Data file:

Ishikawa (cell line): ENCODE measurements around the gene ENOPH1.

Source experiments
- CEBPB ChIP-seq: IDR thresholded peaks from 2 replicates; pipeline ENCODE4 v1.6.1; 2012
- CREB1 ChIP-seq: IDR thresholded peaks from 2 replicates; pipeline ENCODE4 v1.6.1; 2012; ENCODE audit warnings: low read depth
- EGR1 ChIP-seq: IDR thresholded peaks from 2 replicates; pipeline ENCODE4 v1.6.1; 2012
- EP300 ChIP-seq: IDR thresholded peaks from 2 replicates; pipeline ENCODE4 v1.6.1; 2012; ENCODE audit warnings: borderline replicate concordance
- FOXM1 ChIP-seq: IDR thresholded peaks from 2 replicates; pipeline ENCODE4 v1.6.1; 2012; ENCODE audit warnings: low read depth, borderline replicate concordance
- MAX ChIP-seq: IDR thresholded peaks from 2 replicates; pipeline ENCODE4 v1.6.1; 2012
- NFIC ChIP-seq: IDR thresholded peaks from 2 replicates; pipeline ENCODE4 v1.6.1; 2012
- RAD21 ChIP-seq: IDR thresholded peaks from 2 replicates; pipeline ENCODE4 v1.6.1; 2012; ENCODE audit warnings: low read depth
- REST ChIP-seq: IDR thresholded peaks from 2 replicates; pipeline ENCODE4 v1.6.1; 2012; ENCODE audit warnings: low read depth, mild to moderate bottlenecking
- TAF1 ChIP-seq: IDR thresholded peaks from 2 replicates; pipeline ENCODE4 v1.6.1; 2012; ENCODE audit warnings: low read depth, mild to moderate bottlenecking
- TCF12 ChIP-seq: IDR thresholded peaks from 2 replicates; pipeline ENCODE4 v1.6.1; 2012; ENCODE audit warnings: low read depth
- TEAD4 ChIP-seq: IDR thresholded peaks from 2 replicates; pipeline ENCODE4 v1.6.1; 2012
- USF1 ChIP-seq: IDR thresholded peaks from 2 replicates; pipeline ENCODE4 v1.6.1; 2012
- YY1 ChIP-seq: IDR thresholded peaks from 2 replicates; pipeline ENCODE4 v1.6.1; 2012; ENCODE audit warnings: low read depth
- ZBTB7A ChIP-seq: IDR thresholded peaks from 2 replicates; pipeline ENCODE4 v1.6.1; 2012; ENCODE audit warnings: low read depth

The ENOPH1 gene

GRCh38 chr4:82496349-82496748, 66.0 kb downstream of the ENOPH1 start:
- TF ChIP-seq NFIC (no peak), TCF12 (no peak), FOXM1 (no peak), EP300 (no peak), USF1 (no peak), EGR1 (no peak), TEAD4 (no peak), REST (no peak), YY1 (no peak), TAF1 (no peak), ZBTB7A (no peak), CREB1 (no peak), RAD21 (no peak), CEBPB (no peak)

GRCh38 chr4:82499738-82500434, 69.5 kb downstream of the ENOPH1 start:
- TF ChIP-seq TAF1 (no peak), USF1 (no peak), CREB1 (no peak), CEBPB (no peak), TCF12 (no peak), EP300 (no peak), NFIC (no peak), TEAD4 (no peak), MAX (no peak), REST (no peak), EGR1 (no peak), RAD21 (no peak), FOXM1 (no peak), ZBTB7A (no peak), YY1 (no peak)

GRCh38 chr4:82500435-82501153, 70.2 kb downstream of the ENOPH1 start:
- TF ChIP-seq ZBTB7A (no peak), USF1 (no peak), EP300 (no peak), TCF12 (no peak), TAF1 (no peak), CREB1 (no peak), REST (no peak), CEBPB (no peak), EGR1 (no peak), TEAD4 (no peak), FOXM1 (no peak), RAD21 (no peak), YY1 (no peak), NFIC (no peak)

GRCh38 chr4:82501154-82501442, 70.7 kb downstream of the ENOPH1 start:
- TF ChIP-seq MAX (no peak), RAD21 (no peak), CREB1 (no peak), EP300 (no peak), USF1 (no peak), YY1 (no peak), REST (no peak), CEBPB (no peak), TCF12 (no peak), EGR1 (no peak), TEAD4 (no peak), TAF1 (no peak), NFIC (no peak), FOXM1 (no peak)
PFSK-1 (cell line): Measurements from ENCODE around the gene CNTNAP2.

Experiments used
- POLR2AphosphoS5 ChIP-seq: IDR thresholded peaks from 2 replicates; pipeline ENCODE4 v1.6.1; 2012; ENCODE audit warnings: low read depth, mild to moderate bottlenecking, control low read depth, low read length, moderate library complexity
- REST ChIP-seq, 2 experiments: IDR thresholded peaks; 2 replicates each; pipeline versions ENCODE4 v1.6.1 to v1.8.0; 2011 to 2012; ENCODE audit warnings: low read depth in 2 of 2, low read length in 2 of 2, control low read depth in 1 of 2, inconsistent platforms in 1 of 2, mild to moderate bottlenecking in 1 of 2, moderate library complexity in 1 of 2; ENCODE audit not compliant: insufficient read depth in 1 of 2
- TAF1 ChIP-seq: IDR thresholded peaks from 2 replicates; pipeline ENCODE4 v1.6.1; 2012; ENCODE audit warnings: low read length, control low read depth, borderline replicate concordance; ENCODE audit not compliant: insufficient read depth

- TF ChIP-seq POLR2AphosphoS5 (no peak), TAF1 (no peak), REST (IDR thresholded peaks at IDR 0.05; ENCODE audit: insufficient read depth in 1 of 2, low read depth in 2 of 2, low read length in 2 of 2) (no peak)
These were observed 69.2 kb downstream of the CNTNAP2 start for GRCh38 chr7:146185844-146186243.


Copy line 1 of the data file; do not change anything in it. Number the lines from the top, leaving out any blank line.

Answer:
Ishikawa (cell line): ENCODE measurements around the gene ENOPH1.